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Effect of Consuming Beans for One Month on Blood Lipids, Satiety, Intake Regulation and Body Weight

This study has been completed.
Sponsor:
ClinicalTrials.gov Identifier:
NCT00741923
First Posted: August 26, 2008
Last Update Posted: June 15, 2012
The safety and scientific validity of this study is the responsibility of the study sponsor and investigators. Listing a study does not mean it has been evaluated by the U.S. Federal Government. Read our disclaimer for details.
Collaborator:
Ontario Ministry of Agriculture, Food and Rural Affairs
Information provided by (Responsible Party):
G. Harvey Anderson, University of Toronto
  Purpose
This project investigates the effect of regular consumption of commercially available processed white beans (5 cups per week) on food intake, body weight, blood pressure, satiety hormones and glycemic response over a 4-week period. We have chosen to provide participants with canned white beans, the most accessible and frequently consumed bean in North America. They are inexpensive, a good source of high quality nutrients and ready to eat. Based upon published literature and short-term studies conducted in our laboratory, we hypothesize that regular consumption of commercially available canned beans will increase satiety and improve the control of food intake, body weight, blood glucose and blood lipids.

Condition Intervention
Overweight Obesity Metabolic Syndrome Diabetes Hypertension Other: navy beans added to regular diet

Study Type: Interventional
Study Design: Intervention Model: Single Group Assignment
Masking: None (Open Label)
Primary Purpose: Prevention
Official Title: Beans and Potatoes in the Regulation of Food Intake and Risk Factors for Chronic Diseases. Effect of Consuming Beans for One Month on Blood Lipids, Satiety, Intake Regulation and Body Weight

Resource links provided by NLM:


Further study details as provided by G. Harvey Anderson, University of Toronto:

Primary Outcome Measures:
  • body weight, waist circumference, blood glucose, satiety hormones, and blood lipids, inflammation factor, and glycated haemoglobin [ Time Frame: at the beginning and at the end of study ]

Enrollment: 14
Study Start Date: November 2007
Study Completion Date: December 2009
Primary Completion Date: September 2008 (Final data collection date for primary outcome measure)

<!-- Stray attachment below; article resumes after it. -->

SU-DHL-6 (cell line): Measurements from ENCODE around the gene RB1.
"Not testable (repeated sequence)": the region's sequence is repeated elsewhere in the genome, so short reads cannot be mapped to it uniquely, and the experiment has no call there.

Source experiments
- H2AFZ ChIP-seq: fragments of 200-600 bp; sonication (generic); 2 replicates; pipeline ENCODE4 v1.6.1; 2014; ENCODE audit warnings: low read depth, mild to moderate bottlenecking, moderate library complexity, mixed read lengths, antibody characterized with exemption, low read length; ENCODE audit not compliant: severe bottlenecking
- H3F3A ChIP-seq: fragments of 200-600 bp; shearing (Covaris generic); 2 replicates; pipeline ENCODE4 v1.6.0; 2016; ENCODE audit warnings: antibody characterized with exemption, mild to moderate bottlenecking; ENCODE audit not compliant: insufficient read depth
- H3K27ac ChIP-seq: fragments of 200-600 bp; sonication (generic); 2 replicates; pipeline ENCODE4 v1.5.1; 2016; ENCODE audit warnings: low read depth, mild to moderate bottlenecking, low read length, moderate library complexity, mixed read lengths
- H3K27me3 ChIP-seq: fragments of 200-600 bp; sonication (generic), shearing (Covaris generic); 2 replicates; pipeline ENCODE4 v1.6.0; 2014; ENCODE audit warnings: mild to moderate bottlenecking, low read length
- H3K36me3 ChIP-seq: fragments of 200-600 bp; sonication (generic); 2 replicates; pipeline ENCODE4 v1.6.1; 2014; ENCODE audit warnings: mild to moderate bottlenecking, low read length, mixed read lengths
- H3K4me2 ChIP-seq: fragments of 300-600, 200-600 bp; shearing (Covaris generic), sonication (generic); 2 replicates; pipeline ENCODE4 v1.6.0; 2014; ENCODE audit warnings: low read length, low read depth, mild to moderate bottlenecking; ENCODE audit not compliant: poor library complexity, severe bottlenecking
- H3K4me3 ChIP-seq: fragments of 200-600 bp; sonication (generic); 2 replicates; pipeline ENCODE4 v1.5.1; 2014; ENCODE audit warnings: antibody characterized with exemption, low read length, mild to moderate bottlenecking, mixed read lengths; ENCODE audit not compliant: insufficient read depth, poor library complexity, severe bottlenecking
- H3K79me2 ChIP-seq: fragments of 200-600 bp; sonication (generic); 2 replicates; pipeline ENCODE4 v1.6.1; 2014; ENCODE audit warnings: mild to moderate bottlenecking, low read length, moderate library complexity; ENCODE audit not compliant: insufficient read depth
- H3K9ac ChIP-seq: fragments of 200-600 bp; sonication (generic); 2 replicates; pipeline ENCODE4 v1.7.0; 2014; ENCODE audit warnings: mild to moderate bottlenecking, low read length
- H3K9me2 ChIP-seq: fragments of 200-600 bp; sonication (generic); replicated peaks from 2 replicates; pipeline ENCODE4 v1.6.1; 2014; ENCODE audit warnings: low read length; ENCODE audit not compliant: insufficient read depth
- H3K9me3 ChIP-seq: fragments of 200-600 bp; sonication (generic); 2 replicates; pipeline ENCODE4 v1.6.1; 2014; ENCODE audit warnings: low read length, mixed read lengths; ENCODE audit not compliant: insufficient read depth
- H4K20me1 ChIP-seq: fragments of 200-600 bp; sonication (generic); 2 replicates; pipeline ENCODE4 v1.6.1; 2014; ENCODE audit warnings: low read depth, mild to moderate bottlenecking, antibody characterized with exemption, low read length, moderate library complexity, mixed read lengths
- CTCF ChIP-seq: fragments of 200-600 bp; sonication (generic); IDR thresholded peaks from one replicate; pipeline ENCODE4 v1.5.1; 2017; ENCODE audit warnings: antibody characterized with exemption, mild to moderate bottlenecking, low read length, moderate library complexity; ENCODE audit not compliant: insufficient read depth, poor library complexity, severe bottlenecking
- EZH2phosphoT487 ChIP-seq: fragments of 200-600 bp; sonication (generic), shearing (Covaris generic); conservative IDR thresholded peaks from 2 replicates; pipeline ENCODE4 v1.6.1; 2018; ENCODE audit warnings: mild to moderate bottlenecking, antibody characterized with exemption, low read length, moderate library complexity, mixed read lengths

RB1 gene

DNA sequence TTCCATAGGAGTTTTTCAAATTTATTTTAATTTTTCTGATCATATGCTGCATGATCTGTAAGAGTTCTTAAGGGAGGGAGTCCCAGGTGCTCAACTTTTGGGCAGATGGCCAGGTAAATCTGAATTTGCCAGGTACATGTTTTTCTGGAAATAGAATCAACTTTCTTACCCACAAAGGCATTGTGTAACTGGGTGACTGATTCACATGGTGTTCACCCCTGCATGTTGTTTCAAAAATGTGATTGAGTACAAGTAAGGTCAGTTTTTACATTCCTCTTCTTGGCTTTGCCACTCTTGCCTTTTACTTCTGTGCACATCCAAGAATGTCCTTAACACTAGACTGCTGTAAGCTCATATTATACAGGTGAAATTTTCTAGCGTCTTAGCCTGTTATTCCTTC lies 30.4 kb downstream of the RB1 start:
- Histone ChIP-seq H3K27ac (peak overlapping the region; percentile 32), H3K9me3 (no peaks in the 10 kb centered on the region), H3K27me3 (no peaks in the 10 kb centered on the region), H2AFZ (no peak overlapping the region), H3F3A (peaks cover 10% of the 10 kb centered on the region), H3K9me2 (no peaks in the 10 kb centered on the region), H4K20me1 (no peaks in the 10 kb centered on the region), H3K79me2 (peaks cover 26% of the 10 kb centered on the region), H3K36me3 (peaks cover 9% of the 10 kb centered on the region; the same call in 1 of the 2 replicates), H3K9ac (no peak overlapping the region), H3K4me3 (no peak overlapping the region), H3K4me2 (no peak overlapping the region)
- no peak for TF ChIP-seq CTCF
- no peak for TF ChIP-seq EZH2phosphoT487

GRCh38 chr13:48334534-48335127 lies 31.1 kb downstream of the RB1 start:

Arms Assigned Interventions
Experimental: Bean group
A group consuming 5 cups/week of navy beans for a month
Other: navy beans added to regular diet
5 cups per week of commercially available white beans for 4-weeks
Other Name: Heinz beans

Detailed Description:

The metabolic syndrome is a clustering of chronic disease risk factors, including abdominal obesity, dyslipidemia, elevated blood pressure and elevated fasting blood glucose.

A main treatment for metabolic syndrome is lifestyle modification (alterations in diet and/or physical activity patterns) resulting in weight loss.

Beans are easily incorporated into the diet and may lead to the attainment and maintenance of healthy a body weight and improved metabolic control.

Canned baked navy beans (with tomato sauce) have a low glycemic response following consumption, however, whether this effect has long-term benefits on glycemic control requires further investigation.

OBJECTIVE

To determine the effect of consuming 5 cups per week of commercially available canned navy beans over 4 weeks on risk factors associated with the metabolic syndrome.

Subjects

Inclusion criteria: Men and women (n=16) between 35 and 55 years of age with a body mass index (BMI) of 27 to 40 kg/m2.

Exclusion criteria: smoking or any major surgery/medical condition within the last 6 months, use of medications that could interfere with the study outcomes, gastrointestinal, liver or kidney disease and women who were pregnant/lactating

  Eligibility

Information from the National Library of Medicine

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Ages Eligible for Study:   35 Years to 55 Years   (Adult)
Sexes Eligible for Study:   All
Accepts Healthy Volunteers:   No
Criteria

Inclusion Criteria:

  • BMI 27-40 kg/m2

Exclusion Criteria:

  • smokers and individuals who have prescribed medications over the past 6 months that could interfere with the study outcomes (i.e. statins, metformin). Breakfast skippers, those on a restricted energy diet or pregnant/lactating women
  Contacts and Locations
Information from the National Library of Medicine

To learn more about this study, you or your doctor may contact the study research staff using the contact information provided by the sponsor.

Please refer to this study by its ClinicalTrials.gov identifier (NCT number): NCT00741923


Locations
Canada, Ontario
Department of Nutritional Sciences, University of Toronto
Toronto, Ontario, Canada, M5S 3E2
Sponsors and Collaborators
University of Toronto
Ontario Ministry of Agriculture, Food and Rural Affairs
Investigators
Principal Investigator: Harvey Anderson, Ph.D. University of Toronto
  More Information

Responsible Party: G. Harvey Anderson, Professor, University of Toronto
ClinicalTrials.gov Identifier: NCT00741923     History of Changes
Other Study ID Numbers: OMAF-HEINZbeans
BOW-2008
First Submitted: August 25, 2008
First Posted: August 26, 2008
Last Update Posted: June 15, 2012
Last Verified: June 2012

Keywords provided by G. Harvey Anderson, University of Toronto:
beans
pulses
satiety
appetite
obesity
overweight
diabetes
metabolic syndrome
hypertension
blood glucose
insulin
cholesterol
HDL
LDL
leptin
GLP-1
adiponectin
Peptide YY
diet

Additional relevant MeSH terms:
Hypertension
Overweight
Metabolic Syndrome X
Body Weight
Vascular Diseases
Cardiovascular Diseases
Signs and Symptoms
Insulin Resistance
Hyperinsulinism
Glucose Metabolism Disorders
Metabolic Diseases